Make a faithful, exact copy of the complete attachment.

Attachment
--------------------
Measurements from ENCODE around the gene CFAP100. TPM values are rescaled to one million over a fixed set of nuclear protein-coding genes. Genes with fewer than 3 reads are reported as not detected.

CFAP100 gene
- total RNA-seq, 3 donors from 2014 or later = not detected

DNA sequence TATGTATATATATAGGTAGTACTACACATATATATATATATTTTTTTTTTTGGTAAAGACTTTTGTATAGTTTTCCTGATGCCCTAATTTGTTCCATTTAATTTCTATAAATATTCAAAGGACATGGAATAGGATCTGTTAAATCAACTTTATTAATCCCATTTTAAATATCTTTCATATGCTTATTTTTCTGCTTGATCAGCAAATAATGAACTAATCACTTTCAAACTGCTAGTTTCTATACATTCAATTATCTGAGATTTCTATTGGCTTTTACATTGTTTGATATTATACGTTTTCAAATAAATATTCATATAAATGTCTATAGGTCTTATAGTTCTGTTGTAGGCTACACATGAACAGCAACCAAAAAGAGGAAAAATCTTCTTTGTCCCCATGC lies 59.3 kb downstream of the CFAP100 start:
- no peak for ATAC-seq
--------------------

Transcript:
Measurements from ENCODE around the gene CFAP100. TPM values are rescaled to one million over a fixed set of nuclear protein-coding genes. Genes with fewer than 3 reads are reported as not detected.

CFAP100 gene
- total RNA-seq, 3 donors from 2014 or later = not detected

DNA sequence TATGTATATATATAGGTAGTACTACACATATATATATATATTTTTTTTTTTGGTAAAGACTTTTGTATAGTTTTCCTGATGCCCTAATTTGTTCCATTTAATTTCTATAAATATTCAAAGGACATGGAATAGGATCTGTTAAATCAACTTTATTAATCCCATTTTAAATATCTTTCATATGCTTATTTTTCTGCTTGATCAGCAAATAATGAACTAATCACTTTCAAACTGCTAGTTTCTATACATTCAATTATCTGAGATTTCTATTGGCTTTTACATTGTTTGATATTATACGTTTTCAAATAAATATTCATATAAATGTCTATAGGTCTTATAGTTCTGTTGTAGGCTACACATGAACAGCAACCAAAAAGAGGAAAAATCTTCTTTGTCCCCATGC lies 59.3 kb downstream of the CFAP100 start:
- no peak for ATAC-seq